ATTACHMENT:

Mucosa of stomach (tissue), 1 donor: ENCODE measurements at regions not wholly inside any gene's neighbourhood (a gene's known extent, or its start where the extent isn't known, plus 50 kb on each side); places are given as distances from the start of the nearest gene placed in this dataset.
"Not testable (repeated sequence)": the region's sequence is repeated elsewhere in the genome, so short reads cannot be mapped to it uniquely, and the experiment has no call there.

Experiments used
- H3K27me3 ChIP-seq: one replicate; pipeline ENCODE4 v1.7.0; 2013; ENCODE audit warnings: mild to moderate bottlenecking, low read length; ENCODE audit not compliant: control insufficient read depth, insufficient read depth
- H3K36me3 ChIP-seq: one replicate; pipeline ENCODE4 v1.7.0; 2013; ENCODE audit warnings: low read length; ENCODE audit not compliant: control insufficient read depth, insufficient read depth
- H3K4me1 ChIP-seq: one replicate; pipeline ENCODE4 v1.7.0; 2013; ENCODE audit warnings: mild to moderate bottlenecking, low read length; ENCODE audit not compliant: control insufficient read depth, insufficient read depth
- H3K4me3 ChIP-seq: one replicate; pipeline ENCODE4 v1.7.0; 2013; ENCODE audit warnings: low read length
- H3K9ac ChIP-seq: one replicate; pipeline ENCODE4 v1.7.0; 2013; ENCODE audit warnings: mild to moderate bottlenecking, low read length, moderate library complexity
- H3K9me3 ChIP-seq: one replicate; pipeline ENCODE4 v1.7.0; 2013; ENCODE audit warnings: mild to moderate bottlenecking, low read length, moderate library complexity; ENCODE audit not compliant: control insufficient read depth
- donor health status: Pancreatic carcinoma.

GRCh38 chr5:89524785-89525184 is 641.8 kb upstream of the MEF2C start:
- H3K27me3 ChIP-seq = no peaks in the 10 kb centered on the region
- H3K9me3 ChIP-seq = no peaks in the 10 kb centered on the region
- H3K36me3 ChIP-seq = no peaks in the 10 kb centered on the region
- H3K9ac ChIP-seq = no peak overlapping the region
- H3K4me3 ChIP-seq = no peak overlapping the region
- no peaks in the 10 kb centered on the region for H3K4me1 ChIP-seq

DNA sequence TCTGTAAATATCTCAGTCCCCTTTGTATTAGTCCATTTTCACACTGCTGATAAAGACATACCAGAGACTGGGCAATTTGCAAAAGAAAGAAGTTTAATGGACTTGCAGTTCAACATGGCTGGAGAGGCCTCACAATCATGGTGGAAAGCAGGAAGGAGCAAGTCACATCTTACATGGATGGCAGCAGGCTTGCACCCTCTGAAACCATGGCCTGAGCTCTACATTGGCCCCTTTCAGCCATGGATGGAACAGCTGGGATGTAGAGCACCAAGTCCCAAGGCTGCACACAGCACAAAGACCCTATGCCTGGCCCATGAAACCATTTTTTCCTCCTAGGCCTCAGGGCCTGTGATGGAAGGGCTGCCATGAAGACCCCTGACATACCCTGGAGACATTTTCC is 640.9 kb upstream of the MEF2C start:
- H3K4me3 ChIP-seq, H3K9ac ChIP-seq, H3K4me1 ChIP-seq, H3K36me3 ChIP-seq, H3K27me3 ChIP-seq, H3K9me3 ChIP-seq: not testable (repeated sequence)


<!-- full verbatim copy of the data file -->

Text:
Mucosa of stomach (tissue), 1 donor: ENCODE measurements at regions not wholly inside any gene's neighbourhood (a gene's known extent, or its start where the extent isn't known, plus 50 kb on each side); places are given as distances from the start of the nearest gene placed in this dataset.
"Not testable (repeated sequence)": the region's sequence is repeated elsewhere in the genome, so short reads cannot be mapped to it uniquely, and the experiment has no call there.

Experiments used
- H3K27me3 ChIP-seq: one replicate; pipeline ENCODE4 v1.7.0; 2013; ENCODE audit warnings: mild to moderate bottlenecking, low read length; ENCODE audit not compliant: control insufficient read depth, insufficient read depth
- H3K36me3 ChIP-seq: one replicate; pipeline ENCODE4 v1.7.0; 2013; ENCODE audit warnings: low read length; ENCODE audit not compliant: control insufficient read depth, insufficient read depth
- H3K4me1 ChIP-seq: one replicate; pipeline ENCODE4 v1.7.0; 2013; ENCODE audit warnings: mild to moderate bottlenecking, low read length; ENCODE audit not compliant: control insufficient read depth, insufficient read depth
- H3K4me3 ChIP-seq: one replicate; pipeline ENCODE4 v1.7.0; 2013; ENCODE audit warnings: low read length
- H3K9ac ChIP-seq: one replicate; pipeline ENCODE4 v1.7.0; 2013; ENCODE audit warnings: mild to moderate bottlenecking, low read length, moderate library complexity
- H3K9me3 ChIP-seq: one replicate; pipeline ENCODE4 v1.7.0; 2013; ENCODE audit warnings: mild to moderate bottlenecking, low read length, moderate library complexity; ENCODE audit not compliant: control insufficient read depth
- donor health status: Pancreatic carcinoma.

GRCh38 chr5:89524785-89525184 is 641.8 kb upstream of the MEF2C start:
- H3K27me3 ChIP-seq = no peaks in the 10 kb centered on the region
- H3K9me3 ChIP-seq = no peaks in the 10 kb centered on the region
- H3K36me3 ChIP-seq = no peaks in the 10 kb centered on the region
- H3K9ac ChIP-seq = no peak overlapping the region
- H3K4me3 ChIP-seq = no peak overlapping the region
- no peaks in the 10 kb centered on the region for H3K4me1 ChIP-seq

DNA sequence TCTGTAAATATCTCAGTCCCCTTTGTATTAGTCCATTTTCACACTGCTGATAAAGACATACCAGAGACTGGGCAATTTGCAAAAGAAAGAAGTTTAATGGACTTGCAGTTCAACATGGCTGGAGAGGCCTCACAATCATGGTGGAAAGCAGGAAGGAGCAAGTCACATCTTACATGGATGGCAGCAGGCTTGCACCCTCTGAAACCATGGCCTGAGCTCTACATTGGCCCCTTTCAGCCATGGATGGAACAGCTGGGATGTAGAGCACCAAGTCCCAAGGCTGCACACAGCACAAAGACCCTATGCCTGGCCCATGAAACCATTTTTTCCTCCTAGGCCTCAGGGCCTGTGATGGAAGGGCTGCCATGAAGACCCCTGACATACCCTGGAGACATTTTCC is 640.9 kb upstream of the MEF2C start:
- H3K4me3 ChIP-seq, H3K9ac ChIP-seq, H3K4me1 ChIP-seq, H3K36me3 ChIP-seq, H3K27me3 ChIP-seq, H3K9me3 ChIP-seq: not testable (repeated sequence)